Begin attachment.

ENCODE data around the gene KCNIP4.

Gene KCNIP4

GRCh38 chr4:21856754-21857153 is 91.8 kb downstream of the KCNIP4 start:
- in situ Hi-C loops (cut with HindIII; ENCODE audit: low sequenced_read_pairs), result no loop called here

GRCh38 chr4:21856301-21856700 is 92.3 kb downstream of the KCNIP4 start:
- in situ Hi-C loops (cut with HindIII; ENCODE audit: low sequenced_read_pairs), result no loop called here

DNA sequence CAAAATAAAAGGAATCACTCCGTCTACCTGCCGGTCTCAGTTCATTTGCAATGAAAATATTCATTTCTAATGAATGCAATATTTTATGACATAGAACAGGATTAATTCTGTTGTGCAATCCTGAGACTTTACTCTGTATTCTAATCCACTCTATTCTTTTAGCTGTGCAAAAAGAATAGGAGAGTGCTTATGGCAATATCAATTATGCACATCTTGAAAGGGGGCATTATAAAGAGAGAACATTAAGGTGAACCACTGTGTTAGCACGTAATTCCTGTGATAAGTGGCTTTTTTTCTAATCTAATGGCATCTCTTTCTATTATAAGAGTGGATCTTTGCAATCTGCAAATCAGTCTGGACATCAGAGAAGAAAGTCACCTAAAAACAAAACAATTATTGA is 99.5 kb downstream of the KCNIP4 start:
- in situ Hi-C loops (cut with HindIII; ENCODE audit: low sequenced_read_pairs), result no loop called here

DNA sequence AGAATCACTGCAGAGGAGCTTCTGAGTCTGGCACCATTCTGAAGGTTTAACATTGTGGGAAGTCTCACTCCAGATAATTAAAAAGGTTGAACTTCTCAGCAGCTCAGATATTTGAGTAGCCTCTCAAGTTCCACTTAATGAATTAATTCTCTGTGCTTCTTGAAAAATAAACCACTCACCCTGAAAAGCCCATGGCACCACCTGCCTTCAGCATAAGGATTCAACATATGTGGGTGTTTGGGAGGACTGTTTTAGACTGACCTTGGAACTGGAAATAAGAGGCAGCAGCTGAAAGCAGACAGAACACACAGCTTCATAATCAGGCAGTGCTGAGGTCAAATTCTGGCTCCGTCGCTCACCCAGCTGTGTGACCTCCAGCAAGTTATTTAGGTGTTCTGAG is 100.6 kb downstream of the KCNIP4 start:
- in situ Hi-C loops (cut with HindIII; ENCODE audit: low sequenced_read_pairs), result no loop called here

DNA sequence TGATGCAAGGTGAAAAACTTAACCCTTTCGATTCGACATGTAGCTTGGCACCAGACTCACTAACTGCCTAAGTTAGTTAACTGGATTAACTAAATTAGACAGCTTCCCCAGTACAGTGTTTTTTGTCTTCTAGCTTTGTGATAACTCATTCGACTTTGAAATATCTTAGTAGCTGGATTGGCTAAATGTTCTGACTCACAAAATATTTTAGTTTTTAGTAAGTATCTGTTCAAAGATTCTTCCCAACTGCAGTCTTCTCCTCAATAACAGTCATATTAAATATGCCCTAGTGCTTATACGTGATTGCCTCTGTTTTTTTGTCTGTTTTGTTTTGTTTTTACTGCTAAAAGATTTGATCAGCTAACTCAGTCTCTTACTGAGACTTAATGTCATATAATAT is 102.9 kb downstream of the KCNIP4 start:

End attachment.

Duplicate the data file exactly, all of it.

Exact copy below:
ENCODE data around the gene KCNIP4.

Gene KCNIP4

GRCh38 chr4:21856754-21857153 is 91.8 kb downstream of the KCNIP4 start:
- in situ Hi-C loops (cut with HindIII; ENCODE audit: low sequenced_read_pairs), result no loop called here

GRCh38 chr4:21856301-21856700 is 92.3 kb downstream of the KCNIP4 start:
- in situ Hi-C loops (cut with HindIII; ENCODE audit: low sequenced_read_pairs), result no loop called here

DNA sequence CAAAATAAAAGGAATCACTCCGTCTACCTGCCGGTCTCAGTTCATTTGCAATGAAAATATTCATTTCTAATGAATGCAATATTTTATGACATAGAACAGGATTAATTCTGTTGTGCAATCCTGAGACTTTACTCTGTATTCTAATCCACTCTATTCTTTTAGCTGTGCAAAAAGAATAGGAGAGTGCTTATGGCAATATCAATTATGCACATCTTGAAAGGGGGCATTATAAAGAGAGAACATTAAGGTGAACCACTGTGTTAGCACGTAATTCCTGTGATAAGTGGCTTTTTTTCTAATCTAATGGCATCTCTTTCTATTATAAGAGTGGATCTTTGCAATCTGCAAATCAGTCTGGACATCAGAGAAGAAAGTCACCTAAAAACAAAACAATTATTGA is 99.5 kb downstream of the KCNIP4 start:
- in situ Hi-C loops (cut with HindIII; ENCODE audit: low sequenced_read_pairs), result no loop called here

DNA sequence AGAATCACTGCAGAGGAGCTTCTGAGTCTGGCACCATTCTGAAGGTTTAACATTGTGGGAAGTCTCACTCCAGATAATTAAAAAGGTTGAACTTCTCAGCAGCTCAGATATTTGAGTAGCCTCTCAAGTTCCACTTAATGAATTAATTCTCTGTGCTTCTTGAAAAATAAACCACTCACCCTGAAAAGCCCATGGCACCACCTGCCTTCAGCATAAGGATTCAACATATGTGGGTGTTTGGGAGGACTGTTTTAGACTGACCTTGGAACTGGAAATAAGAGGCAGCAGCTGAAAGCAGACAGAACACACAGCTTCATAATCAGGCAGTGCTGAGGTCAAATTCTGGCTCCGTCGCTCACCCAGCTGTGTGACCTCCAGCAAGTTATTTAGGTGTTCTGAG is 100.6 kb downstream of the KCNIP4 start:
- in situ Hi-C loops (cut with HindIII; ENCODE audit: low sequenced_read_pairs), result no loop called here

DNA sequence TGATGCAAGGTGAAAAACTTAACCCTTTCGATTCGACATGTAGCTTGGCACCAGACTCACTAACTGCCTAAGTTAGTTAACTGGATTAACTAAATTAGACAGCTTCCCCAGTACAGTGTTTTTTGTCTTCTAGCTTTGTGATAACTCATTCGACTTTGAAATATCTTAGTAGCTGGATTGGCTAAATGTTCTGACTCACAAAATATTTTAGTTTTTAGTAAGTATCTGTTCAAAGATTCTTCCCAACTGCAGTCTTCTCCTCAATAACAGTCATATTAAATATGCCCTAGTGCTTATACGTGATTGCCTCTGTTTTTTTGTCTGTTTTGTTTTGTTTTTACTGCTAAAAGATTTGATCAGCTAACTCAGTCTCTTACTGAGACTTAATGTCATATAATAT is 102.9 kb downstream of the KCNIP4 start: